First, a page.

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Pintupi people

Portrait photo of an Aboriginal Australian man.
Anatjari (Yanyatjarri) Tjampitjinpa. Flinders University Art Museum Collection. Photo: Professor JVS Megaw

about 1927–99

Anatjari was born in remote desert country in Western Australia, where he lived until he and his three wives and their children came to Papunya in 1964. In the early 1970s he spent time at other government settlements before returning to Papunya in the mid-1970s to paint for Papunya Tula Artists. During the next two decades he moved between settlements. He consistently painted Tingarri themes in the line-and-circle grid style typical of Pintupi men's art.

Anatjari Tjampitjinpa

Artworks

Aboriginal painting.
Tingarri Men and Initiates at Marabindinya

Tingarri Men and Initiates at Marabindinya, 1981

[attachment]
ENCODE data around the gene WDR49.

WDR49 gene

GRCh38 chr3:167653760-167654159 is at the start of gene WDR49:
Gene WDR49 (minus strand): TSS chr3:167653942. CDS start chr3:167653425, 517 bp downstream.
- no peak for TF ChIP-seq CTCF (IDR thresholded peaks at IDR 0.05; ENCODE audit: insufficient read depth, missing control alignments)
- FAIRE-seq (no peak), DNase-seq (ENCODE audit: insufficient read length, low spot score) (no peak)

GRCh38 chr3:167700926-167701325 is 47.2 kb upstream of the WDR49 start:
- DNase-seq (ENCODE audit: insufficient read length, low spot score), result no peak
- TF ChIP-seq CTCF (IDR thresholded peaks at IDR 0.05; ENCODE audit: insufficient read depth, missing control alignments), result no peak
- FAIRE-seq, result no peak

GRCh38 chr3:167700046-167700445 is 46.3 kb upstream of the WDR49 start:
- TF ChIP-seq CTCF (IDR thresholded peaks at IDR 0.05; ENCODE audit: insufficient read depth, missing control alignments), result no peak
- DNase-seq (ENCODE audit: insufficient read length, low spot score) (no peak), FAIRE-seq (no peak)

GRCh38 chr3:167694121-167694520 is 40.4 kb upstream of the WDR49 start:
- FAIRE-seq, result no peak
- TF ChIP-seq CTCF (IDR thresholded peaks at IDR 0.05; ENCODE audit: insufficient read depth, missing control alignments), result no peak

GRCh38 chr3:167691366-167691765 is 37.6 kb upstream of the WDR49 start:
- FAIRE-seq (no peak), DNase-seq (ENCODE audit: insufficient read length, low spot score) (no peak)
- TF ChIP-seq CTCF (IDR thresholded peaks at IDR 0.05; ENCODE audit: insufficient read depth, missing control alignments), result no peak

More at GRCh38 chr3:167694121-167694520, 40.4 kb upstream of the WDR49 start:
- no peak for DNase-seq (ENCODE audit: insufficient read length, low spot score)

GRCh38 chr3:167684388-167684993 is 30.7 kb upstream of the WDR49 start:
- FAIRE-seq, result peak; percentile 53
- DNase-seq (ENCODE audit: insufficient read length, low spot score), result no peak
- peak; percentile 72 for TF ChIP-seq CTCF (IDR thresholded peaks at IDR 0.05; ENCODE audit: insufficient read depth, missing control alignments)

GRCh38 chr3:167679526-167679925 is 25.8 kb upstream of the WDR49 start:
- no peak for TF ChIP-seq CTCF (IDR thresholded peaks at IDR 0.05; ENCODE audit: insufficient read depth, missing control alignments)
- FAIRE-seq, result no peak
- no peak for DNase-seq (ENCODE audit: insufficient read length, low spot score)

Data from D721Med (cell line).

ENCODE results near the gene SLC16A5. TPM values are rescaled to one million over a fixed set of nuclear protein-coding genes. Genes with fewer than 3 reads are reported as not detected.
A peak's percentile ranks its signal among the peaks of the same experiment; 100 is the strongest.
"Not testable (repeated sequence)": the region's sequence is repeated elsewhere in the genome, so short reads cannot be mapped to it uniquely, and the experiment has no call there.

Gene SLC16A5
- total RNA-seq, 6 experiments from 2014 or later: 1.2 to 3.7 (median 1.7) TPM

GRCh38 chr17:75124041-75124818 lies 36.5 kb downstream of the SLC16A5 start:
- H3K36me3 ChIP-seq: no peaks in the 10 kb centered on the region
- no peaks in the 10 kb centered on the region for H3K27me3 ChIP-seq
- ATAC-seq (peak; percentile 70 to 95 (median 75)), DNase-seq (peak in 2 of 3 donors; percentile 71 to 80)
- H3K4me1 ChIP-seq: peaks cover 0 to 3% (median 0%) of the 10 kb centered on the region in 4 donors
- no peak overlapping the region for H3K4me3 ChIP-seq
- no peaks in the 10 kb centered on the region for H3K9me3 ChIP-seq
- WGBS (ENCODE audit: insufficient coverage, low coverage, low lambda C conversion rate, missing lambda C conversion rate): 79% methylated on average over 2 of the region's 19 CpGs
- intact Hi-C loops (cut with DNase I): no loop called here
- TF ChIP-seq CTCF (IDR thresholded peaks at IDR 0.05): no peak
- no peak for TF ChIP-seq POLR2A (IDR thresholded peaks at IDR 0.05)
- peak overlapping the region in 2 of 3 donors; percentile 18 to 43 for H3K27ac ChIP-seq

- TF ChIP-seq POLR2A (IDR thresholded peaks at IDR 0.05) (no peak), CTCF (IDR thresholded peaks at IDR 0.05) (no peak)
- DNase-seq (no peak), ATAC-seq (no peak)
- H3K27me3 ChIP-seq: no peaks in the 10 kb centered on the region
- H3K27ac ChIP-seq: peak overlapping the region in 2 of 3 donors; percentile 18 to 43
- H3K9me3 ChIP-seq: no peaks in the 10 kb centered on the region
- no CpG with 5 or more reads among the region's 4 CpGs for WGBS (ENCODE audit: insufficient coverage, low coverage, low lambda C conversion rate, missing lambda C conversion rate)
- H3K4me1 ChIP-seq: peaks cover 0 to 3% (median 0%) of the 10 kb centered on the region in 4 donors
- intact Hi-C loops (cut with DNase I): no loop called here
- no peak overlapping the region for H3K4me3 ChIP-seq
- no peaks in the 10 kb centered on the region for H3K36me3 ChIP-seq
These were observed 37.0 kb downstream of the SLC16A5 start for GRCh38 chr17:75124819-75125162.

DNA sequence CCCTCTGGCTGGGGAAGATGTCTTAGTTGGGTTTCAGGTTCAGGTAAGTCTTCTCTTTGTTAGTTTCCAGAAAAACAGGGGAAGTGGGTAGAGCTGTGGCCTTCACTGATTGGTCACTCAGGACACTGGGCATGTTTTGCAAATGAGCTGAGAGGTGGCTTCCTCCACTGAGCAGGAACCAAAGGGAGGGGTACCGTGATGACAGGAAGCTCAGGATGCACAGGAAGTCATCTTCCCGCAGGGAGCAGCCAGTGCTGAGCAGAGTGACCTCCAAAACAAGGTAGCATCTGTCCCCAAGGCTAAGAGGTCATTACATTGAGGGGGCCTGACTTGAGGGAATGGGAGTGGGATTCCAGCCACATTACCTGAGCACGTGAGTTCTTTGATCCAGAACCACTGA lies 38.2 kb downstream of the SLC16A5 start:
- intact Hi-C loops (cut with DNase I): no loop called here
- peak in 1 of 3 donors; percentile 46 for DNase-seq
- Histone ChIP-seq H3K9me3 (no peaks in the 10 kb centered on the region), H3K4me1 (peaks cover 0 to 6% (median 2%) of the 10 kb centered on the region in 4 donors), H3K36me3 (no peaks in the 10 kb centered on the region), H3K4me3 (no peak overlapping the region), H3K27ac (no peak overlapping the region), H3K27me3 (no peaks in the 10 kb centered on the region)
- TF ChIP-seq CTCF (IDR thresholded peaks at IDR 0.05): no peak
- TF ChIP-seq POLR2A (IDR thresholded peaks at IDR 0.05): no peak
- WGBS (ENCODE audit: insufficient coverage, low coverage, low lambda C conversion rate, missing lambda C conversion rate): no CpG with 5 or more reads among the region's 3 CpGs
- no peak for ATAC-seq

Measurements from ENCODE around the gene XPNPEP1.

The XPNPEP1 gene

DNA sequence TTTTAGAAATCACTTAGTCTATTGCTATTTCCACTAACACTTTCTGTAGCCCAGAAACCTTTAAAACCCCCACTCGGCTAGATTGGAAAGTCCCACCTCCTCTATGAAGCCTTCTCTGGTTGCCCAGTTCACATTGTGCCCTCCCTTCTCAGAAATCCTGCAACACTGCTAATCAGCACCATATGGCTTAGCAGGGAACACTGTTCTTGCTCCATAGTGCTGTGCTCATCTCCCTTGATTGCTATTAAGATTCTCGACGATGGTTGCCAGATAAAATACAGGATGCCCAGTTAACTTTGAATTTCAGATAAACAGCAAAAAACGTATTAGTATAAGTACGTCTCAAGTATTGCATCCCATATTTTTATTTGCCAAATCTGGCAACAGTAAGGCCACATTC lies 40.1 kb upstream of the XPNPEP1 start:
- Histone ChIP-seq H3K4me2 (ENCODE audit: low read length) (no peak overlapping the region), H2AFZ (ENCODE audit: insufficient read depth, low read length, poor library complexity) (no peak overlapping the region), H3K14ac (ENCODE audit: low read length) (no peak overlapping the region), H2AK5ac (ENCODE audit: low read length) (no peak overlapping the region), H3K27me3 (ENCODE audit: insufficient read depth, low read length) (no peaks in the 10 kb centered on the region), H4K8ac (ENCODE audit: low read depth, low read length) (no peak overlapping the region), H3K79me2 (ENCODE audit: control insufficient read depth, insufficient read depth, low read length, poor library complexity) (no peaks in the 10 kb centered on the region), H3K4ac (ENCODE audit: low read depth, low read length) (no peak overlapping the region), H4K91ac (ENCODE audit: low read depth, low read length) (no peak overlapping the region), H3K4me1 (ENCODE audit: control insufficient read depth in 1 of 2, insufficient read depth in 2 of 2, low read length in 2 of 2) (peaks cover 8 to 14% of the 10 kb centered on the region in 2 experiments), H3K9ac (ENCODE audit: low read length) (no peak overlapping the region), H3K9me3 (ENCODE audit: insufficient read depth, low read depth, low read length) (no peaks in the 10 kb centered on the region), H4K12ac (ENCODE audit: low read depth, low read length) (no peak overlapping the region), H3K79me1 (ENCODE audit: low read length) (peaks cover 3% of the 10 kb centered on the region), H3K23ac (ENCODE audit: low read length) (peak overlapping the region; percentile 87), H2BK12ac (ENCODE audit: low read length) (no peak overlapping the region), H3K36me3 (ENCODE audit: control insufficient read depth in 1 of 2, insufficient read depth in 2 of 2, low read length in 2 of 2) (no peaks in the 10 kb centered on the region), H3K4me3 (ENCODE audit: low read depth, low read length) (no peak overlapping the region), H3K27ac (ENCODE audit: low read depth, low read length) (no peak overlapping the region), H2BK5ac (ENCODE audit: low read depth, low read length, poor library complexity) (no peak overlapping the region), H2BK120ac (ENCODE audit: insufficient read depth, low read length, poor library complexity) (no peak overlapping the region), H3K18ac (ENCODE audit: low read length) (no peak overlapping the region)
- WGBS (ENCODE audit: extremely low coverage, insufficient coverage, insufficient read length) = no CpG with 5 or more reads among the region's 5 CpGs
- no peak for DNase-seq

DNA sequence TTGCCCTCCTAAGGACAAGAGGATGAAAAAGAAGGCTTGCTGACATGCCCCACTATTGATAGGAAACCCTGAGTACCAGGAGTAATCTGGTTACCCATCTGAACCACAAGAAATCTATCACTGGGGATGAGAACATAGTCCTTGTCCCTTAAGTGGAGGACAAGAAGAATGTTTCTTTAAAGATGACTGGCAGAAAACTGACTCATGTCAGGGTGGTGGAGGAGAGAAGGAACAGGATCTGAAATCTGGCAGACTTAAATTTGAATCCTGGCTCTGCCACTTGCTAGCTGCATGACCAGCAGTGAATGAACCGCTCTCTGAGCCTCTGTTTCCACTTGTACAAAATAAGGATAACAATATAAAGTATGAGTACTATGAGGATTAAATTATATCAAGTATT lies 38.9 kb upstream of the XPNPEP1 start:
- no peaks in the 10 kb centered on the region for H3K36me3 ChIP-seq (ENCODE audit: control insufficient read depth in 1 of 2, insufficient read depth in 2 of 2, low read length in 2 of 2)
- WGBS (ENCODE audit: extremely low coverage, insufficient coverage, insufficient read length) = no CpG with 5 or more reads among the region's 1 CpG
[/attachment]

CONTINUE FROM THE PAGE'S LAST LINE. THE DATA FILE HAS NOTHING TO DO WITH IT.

Marabindinya is the name of a place and the name given to an object, sometimes called a nosepeg, worn through the pierced septum, usually as ceremonial attire. In this painting, central sets of concentric circles indicate Tingarri instructors, while their young initiates are shown by the horseshoe shapes adjacent to the outer circles. The peripheral background of the painting represents sandhill country.

Anatjari Tjampitjinpa Painting

Composite image of three wooden spears.
Wooden spears
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